The FCC won’t end up voting until early next year but Pai concluded in his tweets – because that’s how government works these days, over Twitter – “After much deliberation and a thorough review of the extensive record, I’ve concluded that the best way to advance these principles is through a public auction of 280 megahertz of the C-band conducted by the FCC’s excellent staff.”

Why was Pai so undecided? It turns out because his former employer – Verizon – was actually in favor of the private auction. Why? Because it was going to be quicker to run than the public auction, meaning that Verizon was going to be able to catch up with rival AT&T faster (AT&T has much more spectrum to hand and so can roll out 5G faster and more broadly.)

That certainly explains why, soon after announcing he preferred the public auction route, Pai went out of his way to stress that he’s “confident they’ll quickly conduct a public auction that will give everyone a fair chance to compete for this 5G spectrum.” ®

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Fast fashion has a bad reputation among environmental campaigners who accuse it of fostering a wasteful culture.

But leading chain Primark has hit back at its detractors, saying shopping on the High Street is better for the planet than buying online.

The boss of AB Foods, Primark’s owner, told the Times that its efficient global supply chains meant it was less polluting than online delivery vans.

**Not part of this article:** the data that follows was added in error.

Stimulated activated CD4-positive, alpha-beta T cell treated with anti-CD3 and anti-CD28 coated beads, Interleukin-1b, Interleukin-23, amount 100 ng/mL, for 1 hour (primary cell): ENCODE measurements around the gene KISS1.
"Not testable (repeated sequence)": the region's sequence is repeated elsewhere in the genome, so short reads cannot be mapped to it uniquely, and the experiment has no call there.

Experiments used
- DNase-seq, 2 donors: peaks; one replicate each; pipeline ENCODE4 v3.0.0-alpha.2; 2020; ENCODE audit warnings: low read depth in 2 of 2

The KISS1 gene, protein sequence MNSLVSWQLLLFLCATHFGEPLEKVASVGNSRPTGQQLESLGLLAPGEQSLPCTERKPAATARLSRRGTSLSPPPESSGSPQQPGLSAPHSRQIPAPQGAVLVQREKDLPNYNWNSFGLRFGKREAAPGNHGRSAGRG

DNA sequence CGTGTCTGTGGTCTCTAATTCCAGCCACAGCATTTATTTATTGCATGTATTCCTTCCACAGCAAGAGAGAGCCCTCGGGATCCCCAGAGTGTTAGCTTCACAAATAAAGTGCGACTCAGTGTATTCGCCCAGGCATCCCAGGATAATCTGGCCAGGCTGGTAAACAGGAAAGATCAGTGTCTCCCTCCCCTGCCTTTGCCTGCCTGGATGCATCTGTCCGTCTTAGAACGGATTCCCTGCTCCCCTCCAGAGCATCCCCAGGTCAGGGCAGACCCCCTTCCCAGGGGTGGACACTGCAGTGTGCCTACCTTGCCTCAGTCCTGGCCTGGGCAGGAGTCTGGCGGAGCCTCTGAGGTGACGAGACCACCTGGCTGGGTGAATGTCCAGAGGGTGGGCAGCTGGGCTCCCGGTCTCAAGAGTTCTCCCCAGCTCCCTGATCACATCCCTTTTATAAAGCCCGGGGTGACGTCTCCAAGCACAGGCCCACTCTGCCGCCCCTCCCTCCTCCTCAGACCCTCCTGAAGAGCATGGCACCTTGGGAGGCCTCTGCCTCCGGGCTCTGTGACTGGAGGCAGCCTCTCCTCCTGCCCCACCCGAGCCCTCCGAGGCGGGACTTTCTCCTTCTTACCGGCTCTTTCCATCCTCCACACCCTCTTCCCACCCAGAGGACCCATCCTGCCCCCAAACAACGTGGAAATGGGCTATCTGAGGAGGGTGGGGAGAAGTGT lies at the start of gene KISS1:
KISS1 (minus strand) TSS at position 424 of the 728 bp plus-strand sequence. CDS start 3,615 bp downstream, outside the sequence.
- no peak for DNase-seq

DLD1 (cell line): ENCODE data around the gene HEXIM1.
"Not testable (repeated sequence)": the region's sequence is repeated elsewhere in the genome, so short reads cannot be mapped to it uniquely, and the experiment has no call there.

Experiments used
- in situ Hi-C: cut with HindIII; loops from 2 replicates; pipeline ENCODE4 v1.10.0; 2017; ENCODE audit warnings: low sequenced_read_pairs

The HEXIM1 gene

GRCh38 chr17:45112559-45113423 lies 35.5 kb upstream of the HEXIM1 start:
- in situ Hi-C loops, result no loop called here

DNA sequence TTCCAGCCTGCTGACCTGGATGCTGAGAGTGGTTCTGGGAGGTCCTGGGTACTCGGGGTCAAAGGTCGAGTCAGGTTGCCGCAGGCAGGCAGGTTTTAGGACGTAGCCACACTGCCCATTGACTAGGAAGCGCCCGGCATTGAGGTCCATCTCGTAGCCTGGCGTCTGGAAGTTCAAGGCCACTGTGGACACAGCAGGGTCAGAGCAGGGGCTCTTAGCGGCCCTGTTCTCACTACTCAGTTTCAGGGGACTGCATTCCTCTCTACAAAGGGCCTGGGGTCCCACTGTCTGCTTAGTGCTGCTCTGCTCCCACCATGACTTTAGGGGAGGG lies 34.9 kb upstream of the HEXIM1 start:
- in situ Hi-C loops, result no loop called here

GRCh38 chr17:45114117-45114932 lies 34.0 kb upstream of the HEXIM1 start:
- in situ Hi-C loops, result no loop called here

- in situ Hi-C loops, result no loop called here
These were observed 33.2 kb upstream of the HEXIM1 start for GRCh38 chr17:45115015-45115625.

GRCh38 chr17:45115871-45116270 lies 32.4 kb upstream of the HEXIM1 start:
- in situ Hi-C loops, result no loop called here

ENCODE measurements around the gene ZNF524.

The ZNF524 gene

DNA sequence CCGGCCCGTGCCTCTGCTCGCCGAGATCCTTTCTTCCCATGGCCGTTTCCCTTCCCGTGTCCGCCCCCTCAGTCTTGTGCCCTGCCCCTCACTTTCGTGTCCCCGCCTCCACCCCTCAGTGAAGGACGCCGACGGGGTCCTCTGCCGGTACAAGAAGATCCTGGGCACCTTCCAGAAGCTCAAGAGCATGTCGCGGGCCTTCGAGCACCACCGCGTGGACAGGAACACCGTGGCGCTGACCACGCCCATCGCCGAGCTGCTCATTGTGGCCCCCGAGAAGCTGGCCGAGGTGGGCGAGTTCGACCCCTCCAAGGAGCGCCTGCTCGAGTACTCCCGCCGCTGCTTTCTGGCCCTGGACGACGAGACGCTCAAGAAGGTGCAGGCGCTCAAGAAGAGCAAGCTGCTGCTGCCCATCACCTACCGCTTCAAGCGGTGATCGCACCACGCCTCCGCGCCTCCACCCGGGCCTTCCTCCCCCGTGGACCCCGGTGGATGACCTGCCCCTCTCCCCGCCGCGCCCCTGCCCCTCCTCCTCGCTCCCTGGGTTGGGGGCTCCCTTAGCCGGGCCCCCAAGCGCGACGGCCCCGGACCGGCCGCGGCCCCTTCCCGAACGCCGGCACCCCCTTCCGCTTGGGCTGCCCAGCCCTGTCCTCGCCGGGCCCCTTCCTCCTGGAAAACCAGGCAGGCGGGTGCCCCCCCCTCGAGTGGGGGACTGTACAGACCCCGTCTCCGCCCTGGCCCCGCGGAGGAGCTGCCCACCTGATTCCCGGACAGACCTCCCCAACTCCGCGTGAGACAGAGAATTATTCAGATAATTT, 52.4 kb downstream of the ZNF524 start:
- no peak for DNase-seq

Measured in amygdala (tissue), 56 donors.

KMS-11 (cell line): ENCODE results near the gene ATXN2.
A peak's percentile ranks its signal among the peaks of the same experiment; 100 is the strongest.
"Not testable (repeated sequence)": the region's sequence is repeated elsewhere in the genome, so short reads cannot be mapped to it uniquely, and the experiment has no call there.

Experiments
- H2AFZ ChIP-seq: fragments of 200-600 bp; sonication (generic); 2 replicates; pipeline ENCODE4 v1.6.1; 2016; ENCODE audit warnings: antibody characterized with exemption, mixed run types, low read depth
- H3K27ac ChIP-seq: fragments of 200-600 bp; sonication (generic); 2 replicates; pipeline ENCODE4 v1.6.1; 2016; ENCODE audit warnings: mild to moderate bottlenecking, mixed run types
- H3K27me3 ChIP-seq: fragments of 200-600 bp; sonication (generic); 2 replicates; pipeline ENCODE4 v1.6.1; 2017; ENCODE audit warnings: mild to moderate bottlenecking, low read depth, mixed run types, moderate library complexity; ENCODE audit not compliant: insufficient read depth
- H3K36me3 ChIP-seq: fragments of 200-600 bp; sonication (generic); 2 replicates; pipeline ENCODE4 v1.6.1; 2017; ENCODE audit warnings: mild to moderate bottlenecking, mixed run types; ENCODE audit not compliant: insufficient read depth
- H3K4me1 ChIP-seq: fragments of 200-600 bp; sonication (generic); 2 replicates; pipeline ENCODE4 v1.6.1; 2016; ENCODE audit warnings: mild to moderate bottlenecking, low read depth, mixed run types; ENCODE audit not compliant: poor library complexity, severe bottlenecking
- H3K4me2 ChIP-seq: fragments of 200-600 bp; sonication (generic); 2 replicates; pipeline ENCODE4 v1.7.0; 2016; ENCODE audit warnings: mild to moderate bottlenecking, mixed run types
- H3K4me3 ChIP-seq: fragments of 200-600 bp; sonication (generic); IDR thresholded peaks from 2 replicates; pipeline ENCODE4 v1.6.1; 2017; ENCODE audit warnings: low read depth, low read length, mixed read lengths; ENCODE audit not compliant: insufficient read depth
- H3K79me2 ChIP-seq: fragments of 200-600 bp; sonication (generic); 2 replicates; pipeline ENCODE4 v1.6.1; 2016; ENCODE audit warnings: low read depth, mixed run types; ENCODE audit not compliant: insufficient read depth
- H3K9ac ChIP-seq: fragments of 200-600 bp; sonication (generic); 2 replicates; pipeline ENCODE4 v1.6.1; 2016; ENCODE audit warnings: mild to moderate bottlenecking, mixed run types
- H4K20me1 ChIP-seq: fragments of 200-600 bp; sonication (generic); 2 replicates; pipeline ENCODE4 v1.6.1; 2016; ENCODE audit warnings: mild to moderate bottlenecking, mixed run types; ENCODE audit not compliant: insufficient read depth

However, George Weston’s assertions are questioned by energy experts.

Mr Weston told the newspaper: “Far from being a problem, we are a solution.”

He said Primark, which does not have an online shop, had “one of the world’s best supply chains”.

“We don’t air freight the goods, we ship them, which has far lower emissions,” he added.

Mr Weston said delivery vans “puffing their way up and down a street” were more damaging than people collecting products in-store, which was “more environmentally sustainable”.

He dismissed concerns that Primark was selling disposable clothes, saying his customers were not “buying them to wear just once”.

So how well-founded are Primark’s claims?

Researchers at the Massachusetts Institute of Technology in the US have argued that shopping online can actually be greener than doing it in store.

That is because when a company receives an order, it can consolidate everything in a single, bigger lorry. And this beats multiple cars driving long distances to a store or shopping centre.

The caveat, of course, is when people travel to the shops by bicycle or less-polluting public transport.

The researchers also said the introduction of ultra-fast deliveries in recent years – which meant lorries did not always travel fully loaded – had pushed up online shoppers’ carbon footprints.

Nevertheless, they said traditional shoppers tended to have a much higher carbon footprint than online-only customers.